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Biometrics. 2019 Dec 28. doi: 10.1111/biom.13214. [Epub ahead of print]

Operating characteristics of the rank-based inverse normal transformation for quantitative trait analysis in genome-wide association studies.

Author information

1
Department of Biostatistics, Harvard T.H. Chan School of Public Health, Boston, Massachusetts.
2
Center for Human Genetic Research, Massachusetts General Hospital, Boston, Massachusetts.
3
Division of Sleep and Circadian Disorders, Brigham and Women's Hospital, Boston, Massachusetts.
4
Department of Statistics, Harvard University, Cambridge, Massachusetts.

Abstract

Quantitative traits analyzed in Genome-Wide Association Studies (GWAS) are often nonnormally distributed. For such traits, association tests based on standard linear regression are subject to reduced power and inflated type I error in finite samples. Applying the rank-based inverse normal transformation (INT) to nonnormally distributed traits has become common practice in GWAS. However, the different variations on INT-based association testing have not been formally defined, and guidance is lacking on when to use which approach. In this paper, we formally define and systematically compare the direct (D-INT) and indirect (I-INT) INT-based association tests. We discuss their assumptions, underlying generative models, and connections. We demonstrate that the relative powers of D-INT and I-INT depend on the underlying data generating process. Since neither approach is uniformly most powerful, we combine them into an adaptive omnibus test (O-INT). O-INT is robust to model misspecification, protects the type I error, and is well powered against a wide range of nonnormally distributed traits. Extensive simulations were conducted to examine the finite sample operating characteristics of these tests. Our results demonstrate that, for nonnormally distributed traits, INT-based tests outperform the standard untransformed association test, both in terms of power and type I error rate control. We apply the proposed methods to GWAS of spirometry traits in the UK Biobank. O-INT has been implemented in the R package RNOmni, which is available on CRAN.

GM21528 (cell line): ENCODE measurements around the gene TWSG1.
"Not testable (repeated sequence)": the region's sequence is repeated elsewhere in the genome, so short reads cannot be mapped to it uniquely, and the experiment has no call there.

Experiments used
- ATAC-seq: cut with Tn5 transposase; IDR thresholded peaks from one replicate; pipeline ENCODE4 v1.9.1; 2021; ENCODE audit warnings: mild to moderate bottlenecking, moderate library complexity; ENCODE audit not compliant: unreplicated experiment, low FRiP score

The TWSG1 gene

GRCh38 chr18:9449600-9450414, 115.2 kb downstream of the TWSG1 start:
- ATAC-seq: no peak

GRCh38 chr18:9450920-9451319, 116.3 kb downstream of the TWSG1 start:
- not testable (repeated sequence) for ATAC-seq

KEYWORDS:

direct and indirect rank-based inverse normal transformation; nonnormality; omnibus test; quantitative traits; transformation; type I error rate

PMID:
31883270
DOI:
10.1111/biom.13214

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